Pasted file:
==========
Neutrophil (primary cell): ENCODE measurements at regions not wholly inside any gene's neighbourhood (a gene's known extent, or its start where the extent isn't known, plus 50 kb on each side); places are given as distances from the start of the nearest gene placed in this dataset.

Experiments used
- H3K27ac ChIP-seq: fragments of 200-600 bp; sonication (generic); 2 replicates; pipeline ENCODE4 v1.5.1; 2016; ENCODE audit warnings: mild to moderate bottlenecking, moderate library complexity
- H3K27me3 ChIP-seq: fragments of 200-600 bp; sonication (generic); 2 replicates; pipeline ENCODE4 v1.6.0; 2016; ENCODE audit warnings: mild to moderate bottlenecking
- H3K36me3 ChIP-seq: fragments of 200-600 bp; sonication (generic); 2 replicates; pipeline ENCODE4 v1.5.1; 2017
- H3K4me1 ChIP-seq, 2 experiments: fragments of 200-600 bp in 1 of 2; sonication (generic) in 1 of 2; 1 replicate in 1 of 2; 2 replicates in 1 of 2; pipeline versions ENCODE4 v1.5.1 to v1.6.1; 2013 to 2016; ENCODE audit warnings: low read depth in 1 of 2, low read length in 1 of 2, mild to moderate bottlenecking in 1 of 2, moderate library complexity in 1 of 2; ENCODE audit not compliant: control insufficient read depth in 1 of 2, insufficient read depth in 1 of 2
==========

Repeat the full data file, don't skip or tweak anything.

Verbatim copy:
Neutrophil (primary cell): ENCODE measurements at regions not wholly inside any gene's neighbourhood (a gene's known extent, or its start where the extent isn't known, plus 50 kb on each side); places are given as distances from the start of the nearest gene placed in this dataset.

Experiments used
- H3K27ac ChIP-seq: fragments of 200-600 bp; sonication (generic); 2 replicates; pipeline ENCODE4 v1.5.1; 2016; ENCODE audit warnings: mild to moderate bottlenecking, moderate library complexity
- H3K27me3 ChIP-seq: fragments of 200-600 bp; sonication (generic); 2 replicates; pipeline ENCODE4 v1.6.0; 2016; ENCODE audit warnings: mild to moderate bottlenecking
- H3K36me3 ChIP-seq: fragments of 200-600 bp; sonication (generic); 2 replicates; pipeline ENCODE4 v1.5.1; 2017
- H3K4me1 ChIP-seq, 2 experiments: fragments of 200-600 bp in 1 of 2; sonication (generic) in 1 of 2; 1 replicate in 1 of 2; 2 replicates in 1 of 2; pipeline versions ENCODE4 v1.5.1 to v1.6.1; 2013 to 2016; ENCODE audit warnings: low read depth in 1 of 2, low read length in 1 of 2, mild to moderate bottlenecking in 1 of 2, moderate library complexity in 1 of 2; ENCODE audit not compliant: control insufficient read depth in 1 of 2, insufficient read depth in 1 of 2